Back in 1975, Rod Scheitel played with Rick Christianson, Tom Bauer, Brad Anderson in the band called Azby

The Scheitel’s moved to Mankato in 1976 and eventually started their own music store, Scheitel’s Music, in 1986. Scheitel’s Music has been at its current location of 180 West Lind Court in Mankato since 1993.

Even though Scheitel no longer resides in New Ulm, he loves coming back and will do so again on July 25 with Quast as Generation Gap has a gig at Schell’s Brewery. The show is from 1 p.m. until 4:30 p.m.

“I love it,” Scheitel said of playing in New Ulm. “I used to call it ‘old home week.’ People come in and watch us that I have not seen for sometimes 30, 40 years. Sometimes I don’t even recognize them anymore, so many years have gone by. And they come up and we talk and we reminisce. It’s phenomenal and I’m very lucky. God has blessed me and Carter a lot with this endeavor.”

If unable to attend on July 25, Generation Gap will also be playing at Sleepy Eye Brewing Co. a day earlier from 7 p.m. to 10 p.m. on July 24. Generation Gap is also currently slated to return to New Ulm and play at The Grand Kabaret on Sept. 10 as well.

For those interested in checking out the duo on any, or all of, those dates, the two share a musical taste in many bands and artists from the 1960s and the 1970s, which is what one can expect to hear when attending a Generation Gap concert. Quast plays guitar and handles lead vocals, while Scheitel can be found behind his keyboards.

Quast plays his guitar at The Grand in New Ulm.

Both Scheitel and Quast said their biggest influence in music has been the Beatles. Gordon Lightfoot, James Taylor, Neil Young and Simon & Garfunkel are other musical influences the two share.

“Mostly in the 70s, some 60s, and a small amount of other variety music, but a lot of 60s and 70s singer-songwriter,” Quast said of what Generation Gap mainly performs. “That’s kind of where we focus, and we’ve found a really good niche with that, and people like to listen to it. It’s really popular at wineries and breweries and stuff like that. Some of those older folks that like to come and just sit and listen, they love it and we’re booked like crazy, but it’s a good problem to have.”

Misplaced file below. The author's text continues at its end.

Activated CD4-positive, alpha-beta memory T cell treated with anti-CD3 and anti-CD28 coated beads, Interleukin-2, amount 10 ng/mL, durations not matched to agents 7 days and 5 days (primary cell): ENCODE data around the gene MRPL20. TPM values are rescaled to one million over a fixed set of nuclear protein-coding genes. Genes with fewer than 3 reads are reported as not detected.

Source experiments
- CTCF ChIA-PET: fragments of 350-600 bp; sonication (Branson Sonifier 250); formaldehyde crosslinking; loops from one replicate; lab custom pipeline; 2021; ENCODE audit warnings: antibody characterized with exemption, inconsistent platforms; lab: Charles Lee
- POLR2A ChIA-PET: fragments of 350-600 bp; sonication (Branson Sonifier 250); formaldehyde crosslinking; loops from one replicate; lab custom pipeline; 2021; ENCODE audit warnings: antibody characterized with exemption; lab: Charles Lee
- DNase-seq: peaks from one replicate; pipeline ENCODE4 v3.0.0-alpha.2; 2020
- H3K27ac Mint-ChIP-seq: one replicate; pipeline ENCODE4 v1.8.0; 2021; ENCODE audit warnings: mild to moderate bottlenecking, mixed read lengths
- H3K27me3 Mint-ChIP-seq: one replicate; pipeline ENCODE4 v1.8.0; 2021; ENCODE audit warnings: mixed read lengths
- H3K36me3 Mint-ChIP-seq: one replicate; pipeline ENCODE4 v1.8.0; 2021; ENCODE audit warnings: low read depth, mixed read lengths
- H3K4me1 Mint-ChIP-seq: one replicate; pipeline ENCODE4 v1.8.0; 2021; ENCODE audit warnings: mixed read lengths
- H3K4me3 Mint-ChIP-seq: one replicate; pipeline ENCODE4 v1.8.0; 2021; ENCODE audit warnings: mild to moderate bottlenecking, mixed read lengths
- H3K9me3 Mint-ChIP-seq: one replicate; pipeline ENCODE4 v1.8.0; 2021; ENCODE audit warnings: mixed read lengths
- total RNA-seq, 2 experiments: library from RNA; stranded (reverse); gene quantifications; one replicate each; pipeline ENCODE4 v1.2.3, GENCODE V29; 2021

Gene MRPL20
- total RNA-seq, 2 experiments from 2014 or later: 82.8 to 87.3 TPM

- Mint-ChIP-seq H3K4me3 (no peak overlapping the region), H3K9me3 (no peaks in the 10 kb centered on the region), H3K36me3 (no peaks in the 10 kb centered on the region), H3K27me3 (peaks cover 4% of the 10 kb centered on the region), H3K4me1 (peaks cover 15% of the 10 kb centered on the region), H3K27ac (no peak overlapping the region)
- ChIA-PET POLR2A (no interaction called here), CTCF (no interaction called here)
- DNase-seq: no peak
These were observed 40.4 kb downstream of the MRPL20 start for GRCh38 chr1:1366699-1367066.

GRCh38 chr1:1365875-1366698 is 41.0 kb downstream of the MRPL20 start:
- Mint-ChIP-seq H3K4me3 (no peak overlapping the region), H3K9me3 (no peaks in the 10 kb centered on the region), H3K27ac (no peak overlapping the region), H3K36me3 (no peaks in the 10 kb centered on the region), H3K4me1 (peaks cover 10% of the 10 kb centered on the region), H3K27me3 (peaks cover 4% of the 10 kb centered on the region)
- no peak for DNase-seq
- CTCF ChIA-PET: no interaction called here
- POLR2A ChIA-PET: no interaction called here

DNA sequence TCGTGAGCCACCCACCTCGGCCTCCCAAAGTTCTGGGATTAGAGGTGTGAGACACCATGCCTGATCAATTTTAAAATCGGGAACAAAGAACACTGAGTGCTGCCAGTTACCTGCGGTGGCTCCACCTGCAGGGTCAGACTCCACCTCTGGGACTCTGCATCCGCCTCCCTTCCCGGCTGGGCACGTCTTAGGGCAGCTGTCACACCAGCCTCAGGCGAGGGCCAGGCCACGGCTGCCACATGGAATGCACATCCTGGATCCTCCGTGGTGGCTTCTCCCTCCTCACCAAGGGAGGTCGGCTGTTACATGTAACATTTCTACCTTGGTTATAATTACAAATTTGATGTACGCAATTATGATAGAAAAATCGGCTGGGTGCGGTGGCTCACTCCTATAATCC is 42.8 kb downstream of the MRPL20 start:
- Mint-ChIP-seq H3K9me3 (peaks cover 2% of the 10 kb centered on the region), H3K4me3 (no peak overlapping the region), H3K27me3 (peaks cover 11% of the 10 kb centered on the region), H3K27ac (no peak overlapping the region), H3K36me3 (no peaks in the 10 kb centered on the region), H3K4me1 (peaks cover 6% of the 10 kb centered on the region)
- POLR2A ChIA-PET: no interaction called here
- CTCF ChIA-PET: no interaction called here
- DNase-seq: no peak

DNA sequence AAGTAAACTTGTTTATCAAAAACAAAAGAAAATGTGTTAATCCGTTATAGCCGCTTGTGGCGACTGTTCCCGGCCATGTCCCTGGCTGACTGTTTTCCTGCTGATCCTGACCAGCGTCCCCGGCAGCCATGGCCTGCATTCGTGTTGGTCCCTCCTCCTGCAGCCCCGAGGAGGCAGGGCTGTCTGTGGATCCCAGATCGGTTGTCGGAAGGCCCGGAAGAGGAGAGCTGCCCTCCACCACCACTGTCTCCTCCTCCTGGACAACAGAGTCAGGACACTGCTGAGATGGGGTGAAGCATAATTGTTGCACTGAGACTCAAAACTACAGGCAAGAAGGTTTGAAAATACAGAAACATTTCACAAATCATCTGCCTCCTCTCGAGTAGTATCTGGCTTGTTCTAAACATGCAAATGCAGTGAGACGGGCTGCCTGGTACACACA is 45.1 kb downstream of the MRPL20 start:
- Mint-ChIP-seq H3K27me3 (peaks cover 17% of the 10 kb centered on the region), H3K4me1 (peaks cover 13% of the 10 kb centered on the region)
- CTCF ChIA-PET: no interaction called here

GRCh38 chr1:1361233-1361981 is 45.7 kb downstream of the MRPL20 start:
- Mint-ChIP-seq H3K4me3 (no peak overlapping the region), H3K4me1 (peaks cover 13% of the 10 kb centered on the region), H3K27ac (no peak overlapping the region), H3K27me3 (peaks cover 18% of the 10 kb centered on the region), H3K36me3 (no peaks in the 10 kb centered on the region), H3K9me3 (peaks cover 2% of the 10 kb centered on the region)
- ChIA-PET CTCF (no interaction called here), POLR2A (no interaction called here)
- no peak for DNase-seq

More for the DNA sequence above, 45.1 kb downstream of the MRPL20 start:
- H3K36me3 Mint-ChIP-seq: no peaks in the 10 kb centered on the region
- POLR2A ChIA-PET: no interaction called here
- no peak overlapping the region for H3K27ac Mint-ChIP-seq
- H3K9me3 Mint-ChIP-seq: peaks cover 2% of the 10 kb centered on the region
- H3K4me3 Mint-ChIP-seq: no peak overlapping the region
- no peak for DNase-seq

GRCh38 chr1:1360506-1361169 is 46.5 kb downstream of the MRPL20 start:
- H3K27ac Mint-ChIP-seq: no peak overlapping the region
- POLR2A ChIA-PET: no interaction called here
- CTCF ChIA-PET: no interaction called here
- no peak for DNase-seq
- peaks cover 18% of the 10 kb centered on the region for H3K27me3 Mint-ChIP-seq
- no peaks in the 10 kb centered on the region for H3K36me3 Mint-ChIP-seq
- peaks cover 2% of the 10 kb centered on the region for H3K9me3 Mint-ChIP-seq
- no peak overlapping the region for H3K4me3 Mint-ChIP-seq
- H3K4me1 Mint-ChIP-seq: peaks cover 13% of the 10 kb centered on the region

Scheitel said that while performing songs in a band of two isn’t easy, Quast has been good at picking out songs that will work.

“Carter and I don’t use any technical, automated, computerized anything,” Scheitel said. “You hear us and what we’re playing. And we began to get that tighter and tighter. [Carter] is an old soul. He loves the 70s, the 60s and 70s. He finds good songs and I look at him and say, ‘Yes, that would work, that would work.'”

Generation Gap has a Facebook page also, where one can like, follow and track where the band will play next.

he photo above shows a close up look of Scheitel in 1975,

Scheitel’s Music also has a Facebook page, with live streams on Tuesday afternoons called “Tuesday Tunes at 2.” Scheitel and other musicians perform, talk music and answer questions during the stream. The streaming began in March of 2020 during the pandemic and remains a feature part of the Scheitel’s Music Facebook page today.

With years of talent and knowledge in music and business, Scheitel spent many years away from playing in bands while operating his store.

That was, of course, until the chance to perform with his grandson presented itself.

Now, Scheitel said that he just hopes to keep his fingers healthy and arthritis-free so he can continue performing with his grandson for years to come.